U.S. Orders Stockpile of Avian Flu Vaccine

Drug makers Ceva Animal Health and Harrisvaccines win $6 million government contracts.

Chickens are at particular risk of highly pathogenic avian influenza.

Woodley Wonderworks

Ceva Animal Health and Harrisvaccines have been awarded separate $6 million contracts to produce millions of doses of avian influenza vaccine for the National Veterinary Stockpile.

The vaccine will be held in reserve in case of another outbreak of highly pathogenic avian influenza, a virus that led to the deaths this year of at least 50 million U.S. chickens and turkeys.

The contracts were awarded by the U.S. Department of Agriculture’s Animal and Plant Health Inspection Service. The agency stated that the drug stockpile is merely a defensive measure and “does not signal a decision to vaccinate.”

Harrisvaccines, based in Ames, Iowa, agreed to manufacture 48 million doses of Avian Influenza Vaccine, RNA, which received conditional license approval in September. Nearly half of the supply will be available within 45 days, the company noted. 

Ceva Animal Health, a Lenexa, Kan., division of the international company Ceva Santé Animale, will produce 100 million doses of Vectormune AI.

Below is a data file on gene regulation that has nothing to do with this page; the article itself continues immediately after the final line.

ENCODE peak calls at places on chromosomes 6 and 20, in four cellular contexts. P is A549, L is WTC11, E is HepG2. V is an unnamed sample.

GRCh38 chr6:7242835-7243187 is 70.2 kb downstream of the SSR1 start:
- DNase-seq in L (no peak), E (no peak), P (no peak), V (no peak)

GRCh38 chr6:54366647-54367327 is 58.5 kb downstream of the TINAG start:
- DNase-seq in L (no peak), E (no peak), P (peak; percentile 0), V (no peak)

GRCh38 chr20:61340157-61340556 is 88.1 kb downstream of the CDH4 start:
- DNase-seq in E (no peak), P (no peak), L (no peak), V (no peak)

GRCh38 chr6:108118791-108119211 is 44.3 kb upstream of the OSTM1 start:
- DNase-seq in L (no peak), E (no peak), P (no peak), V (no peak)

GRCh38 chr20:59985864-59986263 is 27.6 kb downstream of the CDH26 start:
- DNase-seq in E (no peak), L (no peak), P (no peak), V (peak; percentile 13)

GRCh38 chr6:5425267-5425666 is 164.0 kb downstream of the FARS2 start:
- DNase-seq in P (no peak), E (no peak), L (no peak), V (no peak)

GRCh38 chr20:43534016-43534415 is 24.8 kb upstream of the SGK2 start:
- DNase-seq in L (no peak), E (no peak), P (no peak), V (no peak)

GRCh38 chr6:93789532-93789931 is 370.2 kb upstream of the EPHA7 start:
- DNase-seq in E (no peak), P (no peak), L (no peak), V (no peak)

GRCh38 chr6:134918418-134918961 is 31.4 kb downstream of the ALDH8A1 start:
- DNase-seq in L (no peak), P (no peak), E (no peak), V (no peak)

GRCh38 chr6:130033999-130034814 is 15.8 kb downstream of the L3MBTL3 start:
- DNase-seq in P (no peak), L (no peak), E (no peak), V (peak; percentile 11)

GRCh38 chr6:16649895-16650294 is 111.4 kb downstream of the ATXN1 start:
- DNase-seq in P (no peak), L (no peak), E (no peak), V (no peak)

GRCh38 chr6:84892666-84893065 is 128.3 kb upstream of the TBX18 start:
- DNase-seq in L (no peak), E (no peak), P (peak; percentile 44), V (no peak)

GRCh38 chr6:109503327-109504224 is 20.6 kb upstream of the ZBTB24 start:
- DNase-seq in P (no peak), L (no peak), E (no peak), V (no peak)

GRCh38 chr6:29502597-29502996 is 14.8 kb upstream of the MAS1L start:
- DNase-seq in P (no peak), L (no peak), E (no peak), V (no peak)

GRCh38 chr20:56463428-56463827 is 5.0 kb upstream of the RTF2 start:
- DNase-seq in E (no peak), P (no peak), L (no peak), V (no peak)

“We hope the U.S. poultry producers do not have to suffer through an avian influenza outbreak this fall or during 2016,” said Kristi Moore Dorsey, MS, Ph.D., Ceva Animal Health’s vice president of research and development.

“As part of the USDA vaccine stockpile, vaccine will be available for use by USDA if they decide to mandate vaccination,” she said.

Harrisvaccines referenced the poultry industry in the company’s contract announcement.

“The U.S. is taking an important first step in protecting our poultry and egg producers against another overwhelming loss,” said Hank Harris, DVM, Ph.D., the founder and CEO of Harrisvaccines.

USDA stated that Harrisvaccines and Ceva Animal Health must be able to:

  • Store the doses for up to five years.
  • Deliver the vaccines anywhere in the United States within 10 days upon request.
  • Ensure the vaccine’s continued potency.
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